U.S. officials said Joeun Systems was paid a total of about $118 million over the past five years for its services, but G4S was the lowest acceptable bidder for the next five-year contract at a price of about $109 million.
As G4S took over gate security at most U.S. military bases in South Korea at the beginning of this month, only 60 of the 850 guards who worked for Joeun Systems had agreed to sign on with the new contractor, according to officials with the guards’ union.
On Thursday, G4S said it has hired about one-third of the 600-plus guards it will need to secure all the posts. Many of those hired are former Joeun Systems employees, G4S officials say.
Here is an interesting little story from South Korea. We have a case here where the US military rebid the contract for base security, and G4S beat out the incumbent firm named Joeun Systems Corp. From the sounds of it, it looks like this contract was another Lowest Priced, Technically Acceptable contract mechanism victim. Meaning G4S was the lowest bidder, and paying the price for being the lowest bidder. The US military is also paying the price now for going cheap.
Joen Systems Corp. of course is protesting, and all of the guards that worked for them are union and are not willing to move over to G4S to take a lower salary. Which is totally understandable.
The interesting thing here is that our military bases there are using local security folks. Which is fine, but if the US military cares to have quality folks protecting these camps, then pay the extra amount and contract with American companies to do this work. Or use the Best Value mechanism of contracting, and not necessarily go with the lowest bidder for these things. Because if you are going to use local companies or local workers, then you will more than likely be dealing with that host nation’s unions. Or folks will organize naturally to protect their salaries if they do not have a union. We saw the same thing happen in Iraq with the TWISS contracts. LPTA is a crappy way to go, and has all sorts of problems associated with it.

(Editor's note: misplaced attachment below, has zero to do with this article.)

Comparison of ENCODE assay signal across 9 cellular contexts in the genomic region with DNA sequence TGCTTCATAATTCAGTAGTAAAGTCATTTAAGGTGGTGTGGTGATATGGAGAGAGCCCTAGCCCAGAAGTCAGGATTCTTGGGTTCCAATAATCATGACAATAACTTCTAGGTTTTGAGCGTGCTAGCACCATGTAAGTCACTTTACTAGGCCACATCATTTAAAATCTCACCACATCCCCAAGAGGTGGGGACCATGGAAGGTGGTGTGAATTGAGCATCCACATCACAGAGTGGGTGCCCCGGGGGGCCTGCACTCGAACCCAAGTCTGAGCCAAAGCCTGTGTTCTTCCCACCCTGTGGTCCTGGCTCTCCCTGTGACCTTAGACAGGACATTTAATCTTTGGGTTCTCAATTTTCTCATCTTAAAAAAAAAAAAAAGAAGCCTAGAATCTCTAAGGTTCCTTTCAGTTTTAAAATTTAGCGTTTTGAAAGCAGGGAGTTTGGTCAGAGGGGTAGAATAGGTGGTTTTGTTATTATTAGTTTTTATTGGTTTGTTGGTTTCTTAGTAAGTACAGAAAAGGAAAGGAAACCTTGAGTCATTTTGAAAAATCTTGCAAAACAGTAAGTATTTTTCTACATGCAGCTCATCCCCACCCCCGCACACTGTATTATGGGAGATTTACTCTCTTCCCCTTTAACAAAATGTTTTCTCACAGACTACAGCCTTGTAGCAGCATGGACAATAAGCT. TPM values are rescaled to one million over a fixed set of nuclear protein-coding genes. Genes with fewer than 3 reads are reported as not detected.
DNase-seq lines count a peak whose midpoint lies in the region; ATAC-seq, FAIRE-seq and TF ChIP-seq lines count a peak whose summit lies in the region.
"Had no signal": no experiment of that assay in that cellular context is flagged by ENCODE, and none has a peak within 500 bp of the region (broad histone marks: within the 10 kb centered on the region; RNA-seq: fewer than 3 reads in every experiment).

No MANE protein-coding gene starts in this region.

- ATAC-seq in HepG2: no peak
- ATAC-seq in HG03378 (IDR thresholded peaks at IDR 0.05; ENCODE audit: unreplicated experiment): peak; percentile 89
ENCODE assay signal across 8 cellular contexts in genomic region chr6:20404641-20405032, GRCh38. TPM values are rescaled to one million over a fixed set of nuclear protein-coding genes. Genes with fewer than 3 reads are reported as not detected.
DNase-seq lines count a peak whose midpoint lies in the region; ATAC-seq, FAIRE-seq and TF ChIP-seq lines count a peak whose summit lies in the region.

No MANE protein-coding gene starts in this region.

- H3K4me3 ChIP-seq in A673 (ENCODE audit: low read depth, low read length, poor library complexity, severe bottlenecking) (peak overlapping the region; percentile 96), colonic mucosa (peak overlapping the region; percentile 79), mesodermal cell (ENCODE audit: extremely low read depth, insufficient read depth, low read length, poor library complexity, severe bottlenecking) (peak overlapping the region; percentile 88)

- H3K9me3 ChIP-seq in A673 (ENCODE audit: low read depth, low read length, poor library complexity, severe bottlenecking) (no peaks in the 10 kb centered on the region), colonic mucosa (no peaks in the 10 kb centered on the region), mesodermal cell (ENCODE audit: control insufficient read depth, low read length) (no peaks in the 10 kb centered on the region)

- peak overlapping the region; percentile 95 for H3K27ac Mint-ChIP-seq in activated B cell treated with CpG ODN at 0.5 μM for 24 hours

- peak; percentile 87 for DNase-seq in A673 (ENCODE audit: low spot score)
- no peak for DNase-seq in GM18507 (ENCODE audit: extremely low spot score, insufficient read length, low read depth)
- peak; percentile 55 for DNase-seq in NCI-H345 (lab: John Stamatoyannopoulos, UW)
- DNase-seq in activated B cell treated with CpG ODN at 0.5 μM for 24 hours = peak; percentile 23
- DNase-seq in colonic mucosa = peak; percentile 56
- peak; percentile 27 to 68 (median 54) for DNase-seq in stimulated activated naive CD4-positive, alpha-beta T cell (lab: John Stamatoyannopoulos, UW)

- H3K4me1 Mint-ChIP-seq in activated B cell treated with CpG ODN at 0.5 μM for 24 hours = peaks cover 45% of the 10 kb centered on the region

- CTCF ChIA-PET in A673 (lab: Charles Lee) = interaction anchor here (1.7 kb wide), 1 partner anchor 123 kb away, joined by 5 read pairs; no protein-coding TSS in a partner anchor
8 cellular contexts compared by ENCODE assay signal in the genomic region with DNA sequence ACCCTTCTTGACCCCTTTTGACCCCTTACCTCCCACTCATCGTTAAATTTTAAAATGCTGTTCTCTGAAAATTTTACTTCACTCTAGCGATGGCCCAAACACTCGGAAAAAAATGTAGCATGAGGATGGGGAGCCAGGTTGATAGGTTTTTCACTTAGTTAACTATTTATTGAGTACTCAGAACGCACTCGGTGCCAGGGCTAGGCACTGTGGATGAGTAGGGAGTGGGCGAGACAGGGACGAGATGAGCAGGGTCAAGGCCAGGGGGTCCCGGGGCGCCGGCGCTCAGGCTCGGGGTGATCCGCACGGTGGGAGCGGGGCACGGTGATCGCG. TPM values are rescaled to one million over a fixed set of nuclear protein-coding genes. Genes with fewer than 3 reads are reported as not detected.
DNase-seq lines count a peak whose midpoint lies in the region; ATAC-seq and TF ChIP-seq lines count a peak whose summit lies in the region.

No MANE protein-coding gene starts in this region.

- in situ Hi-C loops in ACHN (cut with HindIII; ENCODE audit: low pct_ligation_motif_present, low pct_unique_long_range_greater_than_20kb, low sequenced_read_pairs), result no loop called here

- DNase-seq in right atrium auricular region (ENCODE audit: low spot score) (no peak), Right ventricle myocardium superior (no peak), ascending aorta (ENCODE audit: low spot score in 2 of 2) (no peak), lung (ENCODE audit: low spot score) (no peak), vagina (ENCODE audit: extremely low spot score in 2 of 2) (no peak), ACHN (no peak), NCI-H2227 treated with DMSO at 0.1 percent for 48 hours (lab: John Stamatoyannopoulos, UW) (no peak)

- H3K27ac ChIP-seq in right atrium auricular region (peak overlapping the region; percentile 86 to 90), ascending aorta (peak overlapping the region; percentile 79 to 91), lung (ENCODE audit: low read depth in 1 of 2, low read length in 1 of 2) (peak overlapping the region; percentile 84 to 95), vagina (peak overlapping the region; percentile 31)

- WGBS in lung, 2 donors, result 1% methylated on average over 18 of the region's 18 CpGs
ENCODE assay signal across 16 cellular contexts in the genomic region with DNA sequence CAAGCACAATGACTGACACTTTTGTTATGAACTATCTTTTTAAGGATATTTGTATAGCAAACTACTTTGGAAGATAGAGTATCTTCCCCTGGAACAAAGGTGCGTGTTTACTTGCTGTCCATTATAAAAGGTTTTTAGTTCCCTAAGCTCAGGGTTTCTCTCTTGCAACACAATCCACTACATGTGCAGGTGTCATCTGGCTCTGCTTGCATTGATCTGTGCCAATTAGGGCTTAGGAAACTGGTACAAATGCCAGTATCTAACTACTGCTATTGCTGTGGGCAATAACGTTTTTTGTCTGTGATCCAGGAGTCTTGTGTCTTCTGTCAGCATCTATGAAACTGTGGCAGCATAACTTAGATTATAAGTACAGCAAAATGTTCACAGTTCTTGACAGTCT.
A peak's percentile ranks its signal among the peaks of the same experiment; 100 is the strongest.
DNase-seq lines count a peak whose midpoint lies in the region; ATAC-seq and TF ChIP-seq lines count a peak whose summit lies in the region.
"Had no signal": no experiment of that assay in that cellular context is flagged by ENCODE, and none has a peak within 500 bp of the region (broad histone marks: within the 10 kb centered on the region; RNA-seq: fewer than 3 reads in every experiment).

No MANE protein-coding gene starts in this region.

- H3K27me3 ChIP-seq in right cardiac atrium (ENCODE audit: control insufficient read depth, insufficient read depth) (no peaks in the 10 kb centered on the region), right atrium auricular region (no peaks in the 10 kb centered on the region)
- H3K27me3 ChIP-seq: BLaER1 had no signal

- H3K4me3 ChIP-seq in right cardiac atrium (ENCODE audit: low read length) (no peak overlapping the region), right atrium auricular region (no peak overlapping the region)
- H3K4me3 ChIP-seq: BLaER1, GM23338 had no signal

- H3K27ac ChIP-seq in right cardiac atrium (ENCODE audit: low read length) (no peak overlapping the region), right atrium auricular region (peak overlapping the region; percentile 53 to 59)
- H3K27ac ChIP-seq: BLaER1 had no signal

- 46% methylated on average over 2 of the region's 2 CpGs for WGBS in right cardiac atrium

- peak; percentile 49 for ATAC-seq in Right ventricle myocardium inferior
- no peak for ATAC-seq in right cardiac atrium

Also, because they are local, they will also have more impact in the local media stations and get more sympathy from their fellow citizens. Either way, dealing with unions and contract disputes will always be an issue when trying to modify contracts and pay less for the same services. All I have to say is that paying the industry standard is the safe way to go, because you definitely do not want disgruntled guards tasked with force protection. Especially with the threat of North Korea, or any number of other threats that are unique to overseas posts. –Matt
GIs still manning gates in S. Korea as contractor struggles to fill slots
By JON RABIROFF AND ASHLEY ROWLAND
December 15, 2011
U.S. soldiers continue to man the gates at U.S. military bases in South Korea more than two weeks after a new security firm failed to hire enough employees to get the job done.
Despite the fact that the firm, G4S, continues to be short-staffed and in violation of its contract, U.S. military officials say they are willing to give the company more time to get up to speed.
Both sides insist the situation will soon be resolved, that security at the bases has not been compromised and disruptions have been kept to a minimum.